Even though its training meets state requirements, Portland’s Bureau of Emergency Communications (BOEC) is lax on updating dispatchers about revised procedures, a city audit has found, and hasn’t implemented recommendations made in a 2002 audit. In a 26-page report, the city’s auditor also said the center also doesn’t analyze complaints sufficiently to determine how policies and procedures might be revised to improve service. But in response to the audit, comm center director Lisa Turley said that low staffing and an inadequate budget don’t allow sufficient time for on-going training. “Unfortunately, when there are barely enough people to cover the floor, we cannot schedule time off the floor,” Turley wrote to the auditor. The audit noted that it found deficiencies in its earlier audit and made specific recommendations for improvement. Ironically, the report notes that a recommendation to develop an action plan for “hiring, training and retaining sufficient staffing levels” is one of those that hasn’t been implemented. A graph accompanying the audit shows that the number of telephone calls and dispatcher “actions” has been essentially flat over the past six years. However, the number of calls/actions per dispatcher has increased 25 percent over just the past year. Download (pdf) the audit for more details, and read a news story about the report.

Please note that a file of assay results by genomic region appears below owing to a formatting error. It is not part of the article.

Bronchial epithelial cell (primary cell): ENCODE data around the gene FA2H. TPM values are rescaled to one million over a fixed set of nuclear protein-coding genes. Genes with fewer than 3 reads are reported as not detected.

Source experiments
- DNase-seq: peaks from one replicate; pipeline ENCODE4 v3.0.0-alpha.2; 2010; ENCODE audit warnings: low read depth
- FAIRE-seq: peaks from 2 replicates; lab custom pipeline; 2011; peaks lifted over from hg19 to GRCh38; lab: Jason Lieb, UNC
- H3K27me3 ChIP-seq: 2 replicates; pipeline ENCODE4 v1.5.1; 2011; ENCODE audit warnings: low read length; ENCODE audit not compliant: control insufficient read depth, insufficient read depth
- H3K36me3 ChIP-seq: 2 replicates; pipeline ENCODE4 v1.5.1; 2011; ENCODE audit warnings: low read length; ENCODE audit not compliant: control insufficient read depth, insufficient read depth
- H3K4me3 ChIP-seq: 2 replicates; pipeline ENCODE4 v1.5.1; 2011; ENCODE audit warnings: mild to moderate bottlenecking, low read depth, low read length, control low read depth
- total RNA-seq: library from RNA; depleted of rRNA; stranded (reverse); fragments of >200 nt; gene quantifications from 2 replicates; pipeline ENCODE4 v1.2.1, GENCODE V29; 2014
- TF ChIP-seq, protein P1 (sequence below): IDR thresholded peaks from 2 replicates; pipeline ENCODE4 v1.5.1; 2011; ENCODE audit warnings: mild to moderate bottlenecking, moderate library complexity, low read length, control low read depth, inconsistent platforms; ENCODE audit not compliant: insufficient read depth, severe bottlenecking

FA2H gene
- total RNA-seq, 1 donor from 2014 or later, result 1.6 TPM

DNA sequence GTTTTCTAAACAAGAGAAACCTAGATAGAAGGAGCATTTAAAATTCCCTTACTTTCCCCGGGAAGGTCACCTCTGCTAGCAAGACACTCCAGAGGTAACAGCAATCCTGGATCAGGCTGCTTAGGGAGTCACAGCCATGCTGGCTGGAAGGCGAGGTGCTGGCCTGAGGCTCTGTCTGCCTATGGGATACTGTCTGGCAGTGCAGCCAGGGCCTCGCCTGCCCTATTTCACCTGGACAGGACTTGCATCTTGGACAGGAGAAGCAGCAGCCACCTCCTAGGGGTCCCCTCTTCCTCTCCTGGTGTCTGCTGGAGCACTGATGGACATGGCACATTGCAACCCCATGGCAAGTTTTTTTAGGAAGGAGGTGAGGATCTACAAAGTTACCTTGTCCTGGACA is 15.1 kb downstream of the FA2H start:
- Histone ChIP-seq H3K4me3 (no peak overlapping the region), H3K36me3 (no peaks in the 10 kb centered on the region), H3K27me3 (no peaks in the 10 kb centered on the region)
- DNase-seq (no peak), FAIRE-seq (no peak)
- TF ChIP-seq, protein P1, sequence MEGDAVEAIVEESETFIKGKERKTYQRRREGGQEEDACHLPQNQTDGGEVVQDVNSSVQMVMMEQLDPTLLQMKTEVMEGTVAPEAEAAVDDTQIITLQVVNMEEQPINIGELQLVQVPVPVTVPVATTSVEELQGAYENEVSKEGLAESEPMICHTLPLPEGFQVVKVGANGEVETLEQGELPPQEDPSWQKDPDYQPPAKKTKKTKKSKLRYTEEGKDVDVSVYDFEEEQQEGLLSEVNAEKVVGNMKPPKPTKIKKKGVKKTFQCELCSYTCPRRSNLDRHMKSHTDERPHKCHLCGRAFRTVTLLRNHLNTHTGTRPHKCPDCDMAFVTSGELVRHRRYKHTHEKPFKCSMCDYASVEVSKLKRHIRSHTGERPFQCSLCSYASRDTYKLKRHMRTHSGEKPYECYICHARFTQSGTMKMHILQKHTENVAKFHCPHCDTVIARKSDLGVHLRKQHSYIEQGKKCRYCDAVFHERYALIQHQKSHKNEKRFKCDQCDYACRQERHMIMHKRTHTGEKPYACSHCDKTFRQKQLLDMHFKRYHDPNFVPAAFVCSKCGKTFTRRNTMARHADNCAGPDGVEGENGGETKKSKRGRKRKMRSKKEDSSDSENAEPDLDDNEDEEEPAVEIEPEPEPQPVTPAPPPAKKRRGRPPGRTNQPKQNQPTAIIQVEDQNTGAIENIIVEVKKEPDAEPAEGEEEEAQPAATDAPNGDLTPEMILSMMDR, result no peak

For an occupation that is heavily dependent upon locations, Google’s latest Maps update provides additional ways to identify addresses and track incidents for public safety dispatchers. The update rolled out generally today, and improves on the standard Maps features of showing street maps and satellite images for almost every point in the United States. The street maps have been re-colored and given a cleaner look, and the typography has been simplified. Searching is much easier now—you don’t even need to press the Return key to begin a search. Instead, Maps will immediately start moving the map view to the location you’ve typed into the search box. Once you’re centered on an region, you can determine a specific address simply by clicking on a building outline (map view) or image (satellite view). The exact address is instantly displayed. You can now quickly view the Streetview version of a specific location with a single click (previously it took 3 clicks). And Maps now displays kive traffic congestion on the roadways for many urban areas, and traffic incidents are displayed as icons (click for information).